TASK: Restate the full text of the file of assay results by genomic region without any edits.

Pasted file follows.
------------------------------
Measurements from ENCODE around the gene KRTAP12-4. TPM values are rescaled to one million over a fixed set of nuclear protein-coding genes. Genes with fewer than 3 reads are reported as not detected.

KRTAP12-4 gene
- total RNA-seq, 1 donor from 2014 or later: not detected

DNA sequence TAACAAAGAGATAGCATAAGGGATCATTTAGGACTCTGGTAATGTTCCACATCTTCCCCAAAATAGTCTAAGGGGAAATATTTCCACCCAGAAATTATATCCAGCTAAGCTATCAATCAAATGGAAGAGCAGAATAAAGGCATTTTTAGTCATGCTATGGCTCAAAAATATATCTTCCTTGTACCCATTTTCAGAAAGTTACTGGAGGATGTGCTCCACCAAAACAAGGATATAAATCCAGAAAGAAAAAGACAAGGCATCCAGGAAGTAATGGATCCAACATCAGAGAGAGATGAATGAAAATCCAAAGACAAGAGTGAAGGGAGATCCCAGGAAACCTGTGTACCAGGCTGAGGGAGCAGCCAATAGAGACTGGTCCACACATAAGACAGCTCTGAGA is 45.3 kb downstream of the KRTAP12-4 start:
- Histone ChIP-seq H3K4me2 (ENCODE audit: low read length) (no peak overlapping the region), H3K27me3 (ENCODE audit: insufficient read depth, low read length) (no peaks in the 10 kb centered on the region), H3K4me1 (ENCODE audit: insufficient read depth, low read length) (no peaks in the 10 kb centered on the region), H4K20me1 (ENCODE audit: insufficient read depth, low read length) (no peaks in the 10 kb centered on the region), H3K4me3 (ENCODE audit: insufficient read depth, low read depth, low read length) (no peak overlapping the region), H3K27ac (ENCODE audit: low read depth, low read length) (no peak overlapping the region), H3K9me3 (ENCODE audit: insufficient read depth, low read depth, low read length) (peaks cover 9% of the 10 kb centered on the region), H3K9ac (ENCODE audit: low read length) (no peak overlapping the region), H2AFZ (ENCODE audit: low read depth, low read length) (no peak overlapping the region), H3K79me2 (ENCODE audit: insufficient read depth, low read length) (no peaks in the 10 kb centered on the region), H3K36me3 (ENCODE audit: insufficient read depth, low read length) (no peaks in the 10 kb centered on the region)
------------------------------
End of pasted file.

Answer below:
Measurements from ENCODE around the gene KRTAP12-4. TPM values are rescaled to one million over a fixed set of nuclear protein-coding genes. Genes with fewer than 3 reads are reported as not detected.

KRTAP12-4 gene
- total RNA-seq, 1 donor from 2014 or later: not detected

DNA sequence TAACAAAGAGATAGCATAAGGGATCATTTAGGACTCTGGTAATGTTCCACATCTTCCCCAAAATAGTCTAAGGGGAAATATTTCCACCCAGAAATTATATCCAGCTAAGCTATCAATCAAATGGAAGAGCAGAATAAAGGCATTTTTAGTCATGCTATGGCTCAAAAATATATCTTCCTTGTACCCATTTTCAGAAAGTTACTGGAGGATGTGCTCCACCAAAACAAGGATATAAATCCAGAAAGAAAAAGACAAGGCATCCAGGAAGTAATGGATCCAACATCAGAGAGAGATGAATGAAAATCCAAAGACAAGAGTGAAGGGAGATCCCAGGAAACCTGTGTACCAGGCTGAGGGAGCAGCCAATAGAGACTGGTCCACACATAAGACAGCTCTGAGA is 45.3 kb downstream of the KRTAP12-4 start:
- Histone ChIP-seq H3K4me2 (ENCODE audit: low read length) (no peak overlapping the region), H3K27me3 (ENCODE audit: insufficient read depth, low read length) (no peaks in the 10 kb centered on the region), H3K4me1 (ENCODE audit: insufficient read depth, low read length) (no peaks in the 10 kb centered on the region), H4K20me1 (ENCODE audit: insufficient read depth, low read length) (no peaks in the 10 kb centered on the region), H3K4me3 (ENCODE audit: insufficient read depth, low read depth, low read length) (no peak overlapping the region), H3K27ac (ENCODE audit: low read depth, low read length) (no peak overlapping the region), H3K9me3 (ENCODE audit: insufficient read depth, low read depth, low read length) (peaks cover 9% of the 10 kb centered on the region), H3K9ac (ENCODE audit: low read length) (no peak overlapping the region), H2AFZ (ENCODE audit: low read depth, low read length) (no peak overlapping the region), H3K79me2 (ENCODE audit: insufficient read depth, low read length) (no peaks in the 10 kb centered on the region), H3K36me3 (ENCODE audit: insufficient read depth, low read length) (no peaks in the 10 kb centered on the region)